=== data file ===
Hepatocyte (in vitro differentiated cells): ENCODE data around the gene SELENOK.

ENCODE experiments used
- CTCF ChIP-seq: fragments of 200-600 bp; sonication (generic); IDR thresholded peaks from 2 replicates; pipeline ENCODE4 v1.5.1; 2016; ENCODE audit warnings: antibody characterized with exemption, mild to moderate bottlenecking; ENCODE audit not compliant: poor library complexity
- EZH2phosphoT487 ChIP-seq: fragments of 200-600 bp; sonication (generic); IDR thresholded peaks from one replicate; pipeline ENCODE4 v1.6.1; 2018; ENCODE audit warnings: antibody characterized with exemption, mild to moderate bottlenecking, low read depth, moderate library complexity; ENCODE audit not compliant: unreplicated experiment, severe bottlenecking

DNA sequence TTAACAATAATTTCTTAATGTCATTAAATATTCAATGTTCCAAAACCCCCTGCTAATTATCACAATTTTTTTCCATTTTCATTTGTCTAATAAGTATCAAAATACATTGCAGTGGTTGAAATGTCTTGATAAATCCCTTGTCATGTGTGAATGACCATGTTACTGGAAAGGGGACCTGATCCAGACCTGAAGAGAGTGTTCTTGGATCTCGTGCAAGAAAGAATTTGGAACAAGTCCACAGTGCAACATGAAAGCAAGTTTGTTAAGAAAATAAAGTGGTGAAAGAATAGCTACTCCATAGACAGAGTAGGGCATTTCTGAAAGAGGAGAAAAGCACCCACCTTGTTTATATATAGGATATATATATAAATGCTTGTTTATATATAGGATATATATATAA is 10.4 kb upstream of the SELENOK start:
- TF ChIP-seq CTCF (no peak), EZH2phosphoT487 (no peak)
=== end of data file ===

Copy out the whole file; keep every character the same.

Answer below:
Hepatocyte (in vitro differentiated cells): ENCODE data around the gene SELENOK.

ENCODE experiments used
- CTCF ChIP-seq: fragments of 200-600 bp; sonication (generic); IDR thresholded peaks from 2 replicates; pipeline ENCODE4 v1.5.1; 2016; ENCODE audit warnings: antibody characterized with exemption, mild to moderate bottlenecking; ENCODE audit not compliant: poor library complexity
- EZH2phosphoT487 ChIP-seq: fragments of 200-600 bp; sonication (generic); IDR thresholded peaks from one replicate; pipeline ENCODE4 v1.6.1; 2018; ENCODE audit warnings: antibody characterized with exemption, mild to moderate bottlenecking, low read depth, moderate library complexity; ENCODE audit not compliant: unreplicated experiment, severe bottlenecking

DNA sequence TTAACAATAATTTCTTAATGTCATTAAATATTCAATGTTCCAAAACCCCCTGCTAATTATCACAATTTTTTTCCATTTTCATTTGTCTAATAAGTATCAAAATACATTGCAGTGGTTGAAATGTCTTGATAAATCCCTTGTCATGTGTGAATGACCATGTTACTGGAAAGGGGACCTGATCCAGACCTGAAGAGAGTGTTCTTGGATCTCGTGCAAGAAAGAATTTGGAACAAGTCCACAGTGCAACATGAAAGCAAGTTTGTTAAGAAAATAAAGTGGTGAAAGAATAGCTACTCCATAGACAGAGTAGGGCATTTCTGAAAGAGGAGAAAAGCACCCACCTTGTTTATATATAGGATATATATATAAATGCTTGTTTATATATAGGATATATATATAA is 10.4 kb upstream of the SELENOK start:
- TF ChIP-seq CTCF (no peak), EZH2phosphoT487 (no peak)